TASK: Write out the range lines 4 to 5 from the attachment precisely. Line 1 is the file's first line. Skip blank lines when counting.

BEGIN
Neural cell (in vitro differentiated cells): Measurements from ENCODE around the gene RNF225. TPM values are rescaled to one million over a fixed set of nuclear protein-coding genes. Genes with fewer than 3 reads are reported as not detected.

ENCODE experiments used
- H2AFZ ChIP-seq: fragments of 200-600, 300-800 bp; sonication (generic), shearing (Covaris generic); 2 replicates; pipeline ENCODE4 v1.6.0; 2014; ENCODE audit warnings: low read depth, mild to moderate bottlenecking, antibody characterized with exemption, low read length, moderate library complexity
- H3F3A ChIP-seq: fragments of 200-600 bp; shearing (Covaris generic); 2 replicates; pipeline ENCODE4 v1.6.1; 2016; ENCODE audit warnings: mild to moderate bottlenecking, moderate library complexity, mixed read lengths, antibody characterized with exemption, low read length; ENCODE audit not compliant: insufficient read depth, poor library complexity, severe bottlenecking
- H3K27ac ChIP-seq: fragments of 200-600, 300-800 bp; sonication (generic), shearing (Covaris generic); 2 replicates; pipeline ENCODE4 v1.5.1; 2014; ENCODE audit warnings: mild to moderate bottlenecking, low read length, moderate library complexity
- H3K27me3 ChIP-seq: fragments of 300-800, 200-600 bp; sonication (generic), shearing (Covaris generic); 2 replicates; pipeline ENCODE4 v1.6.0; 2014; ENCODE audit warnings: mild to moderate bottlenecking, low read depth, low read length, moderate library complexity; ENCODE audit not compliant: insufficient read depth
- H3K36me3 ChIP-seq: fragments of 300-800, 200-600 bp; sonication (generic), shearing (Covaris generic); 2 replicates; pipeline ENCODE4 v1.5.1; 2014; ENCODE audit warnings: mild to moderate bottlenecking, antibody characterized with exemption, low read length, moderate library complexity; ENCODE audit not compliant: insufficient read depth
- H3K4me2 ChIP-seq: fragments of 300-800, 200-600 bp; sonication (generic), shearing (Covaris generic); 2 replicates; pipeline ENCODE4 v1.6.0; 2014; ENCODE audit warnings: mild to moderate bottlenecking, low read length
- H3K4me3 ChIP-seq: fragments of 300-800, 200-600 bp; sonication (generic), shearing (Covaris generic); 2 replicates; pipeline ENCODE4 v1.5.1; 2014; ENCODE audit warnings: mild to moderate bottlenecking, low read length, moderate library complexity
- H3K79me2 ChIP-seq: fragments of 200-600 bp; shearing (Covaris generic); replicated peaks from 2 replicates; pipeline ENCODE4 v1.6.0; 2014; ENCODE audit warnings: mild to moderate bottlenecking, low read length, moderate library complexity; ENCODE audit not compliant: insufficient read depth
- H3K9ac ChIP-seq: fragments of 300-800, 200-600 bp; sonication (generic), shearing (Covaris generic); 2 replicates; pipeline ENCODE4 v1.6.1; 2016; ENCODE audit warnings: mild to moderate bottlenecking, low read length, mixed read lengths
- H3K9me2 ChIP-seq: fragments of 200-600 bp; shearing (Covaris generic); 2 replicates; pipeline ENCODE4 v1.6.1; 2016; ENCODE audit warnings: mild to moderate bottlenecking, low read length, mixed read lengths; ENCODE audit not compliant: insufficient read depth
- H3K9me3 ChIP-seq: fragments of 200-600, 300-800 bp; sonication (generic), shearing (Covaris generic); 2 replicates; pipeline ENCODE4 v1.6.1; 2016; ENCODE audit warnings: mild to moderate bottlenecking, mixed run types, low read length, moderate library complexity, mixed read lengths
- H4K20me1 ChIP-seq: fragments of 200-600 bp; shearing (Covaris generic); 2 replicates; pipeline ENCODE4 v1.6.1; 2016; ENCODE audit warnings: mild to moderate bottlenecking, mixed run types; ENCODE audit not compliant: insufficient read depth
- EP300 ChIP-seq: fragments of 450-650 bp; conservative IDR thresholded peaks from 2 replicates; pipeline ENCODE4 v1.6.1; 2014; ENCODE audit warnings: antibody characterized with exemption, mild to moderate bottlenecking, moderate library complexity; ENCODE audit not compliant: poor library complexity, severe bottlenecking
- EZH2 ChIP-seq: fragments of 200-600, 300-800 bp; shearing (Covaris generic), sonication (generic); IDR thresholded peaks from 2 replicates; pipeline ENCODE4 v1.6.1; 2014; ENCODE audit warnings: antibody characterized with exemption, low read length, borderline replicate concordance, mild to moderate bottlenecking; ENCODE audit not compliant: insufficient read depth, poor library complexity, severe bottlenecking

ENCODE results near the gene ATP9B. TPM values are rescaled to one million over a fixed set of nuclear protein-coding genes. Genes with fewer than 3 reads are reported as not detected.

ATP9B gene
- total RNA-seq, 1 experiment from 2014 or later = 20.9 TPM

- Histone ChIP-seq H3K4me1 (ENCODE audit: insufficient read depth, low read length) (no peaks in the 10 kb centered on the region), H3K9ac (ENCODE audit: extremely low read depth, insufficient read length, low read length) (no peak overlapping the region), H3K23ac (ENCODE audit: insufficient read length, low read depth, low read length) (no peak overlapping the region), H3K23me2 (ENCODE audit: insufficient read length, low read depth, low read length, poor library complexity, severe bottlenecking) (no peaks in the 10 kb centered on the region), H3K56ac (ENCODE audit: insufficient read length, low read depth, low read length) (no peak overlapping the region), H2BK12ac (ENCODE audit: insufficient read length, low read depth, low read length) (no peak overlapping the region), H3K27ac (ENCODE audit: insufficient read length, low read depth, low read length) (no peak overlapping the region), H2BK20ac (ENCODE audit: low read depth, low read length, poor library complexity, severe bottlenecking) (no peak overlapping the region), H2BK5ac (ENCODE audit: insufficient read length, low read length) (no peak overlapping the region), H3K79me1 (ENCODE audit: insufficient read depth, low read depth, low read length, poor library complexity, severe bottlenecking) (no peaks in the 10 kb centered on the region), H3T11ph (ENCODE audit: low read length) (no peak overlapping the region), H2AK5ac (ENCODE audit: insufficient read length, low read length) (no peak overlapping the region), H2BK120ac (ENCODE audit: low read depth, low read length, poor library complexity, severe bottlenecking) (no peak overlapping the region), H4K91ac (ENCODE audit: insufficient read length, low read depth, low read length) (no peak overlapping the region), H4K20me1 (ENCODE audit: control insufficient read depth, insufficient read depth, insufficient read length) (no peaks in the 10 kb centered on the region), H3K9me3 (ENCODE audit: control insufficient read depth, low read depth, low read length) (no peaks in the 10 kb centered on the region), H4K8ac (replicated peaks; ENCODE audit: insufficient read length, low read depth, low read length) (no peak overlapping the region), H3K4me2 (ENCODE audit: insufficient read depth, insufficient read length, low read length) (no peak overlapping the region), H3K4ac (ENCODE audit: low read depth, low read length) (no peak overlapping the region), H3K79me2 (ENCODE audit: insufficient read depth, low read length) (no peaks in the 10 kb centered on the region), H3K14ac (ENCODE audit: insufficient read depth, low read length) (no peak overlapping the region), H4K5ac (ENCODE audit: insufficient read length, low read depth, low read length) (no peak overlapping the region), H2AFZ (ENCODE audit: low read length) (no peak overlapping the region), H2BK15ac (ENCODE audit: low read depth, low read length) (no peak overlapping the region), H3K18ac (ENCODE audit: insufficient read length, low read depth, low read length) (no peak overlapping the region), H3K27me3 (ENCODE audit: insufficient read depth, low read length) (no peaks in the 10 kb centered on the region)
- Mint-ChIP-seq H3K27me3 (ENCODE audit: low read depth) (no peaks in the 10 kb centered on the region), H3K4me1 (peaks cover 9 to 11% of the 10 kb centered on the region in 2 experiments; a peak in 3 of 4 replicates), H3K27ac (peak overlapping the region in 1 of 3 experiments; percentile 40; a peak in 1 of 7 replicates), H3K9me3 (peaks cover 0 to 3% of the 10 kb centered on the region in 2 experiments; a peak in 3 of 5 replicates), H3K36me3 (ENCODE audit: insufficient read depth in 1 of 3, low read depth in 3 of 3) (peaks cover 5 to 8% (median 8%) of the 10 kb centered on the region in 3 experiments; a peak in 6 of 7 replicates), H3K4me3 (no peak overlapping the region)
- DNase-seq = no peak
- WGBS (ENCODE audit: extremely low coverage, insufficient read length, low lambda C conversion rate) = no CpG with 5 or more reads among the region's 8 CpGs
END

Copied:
- H3F3A ChIP-seq: fragments of 200-600 bp; shearing (Covaris generic); 2 replicates; pipeline ENCODE4 v1.6.1; 2016; ENCODE audit warnings: mild to moderate bottlenecking, moderate library complexity, mixed read lengths, antibody characterized with exemption, low read length; ENCODE audit not compliant: insufficient read depth, poor library complexity, severe bottlenecking
- H3K27ac ChIP-seq: fragments of 200-600, 300-800 bp; sonication (generic), shearing (Covaris generic); 2 replicates; pipeline ENCODE4 v1.5.1; 2014; ENCODE audit warnings: mild to moderate bottlenecking, low read length, moderate library complexity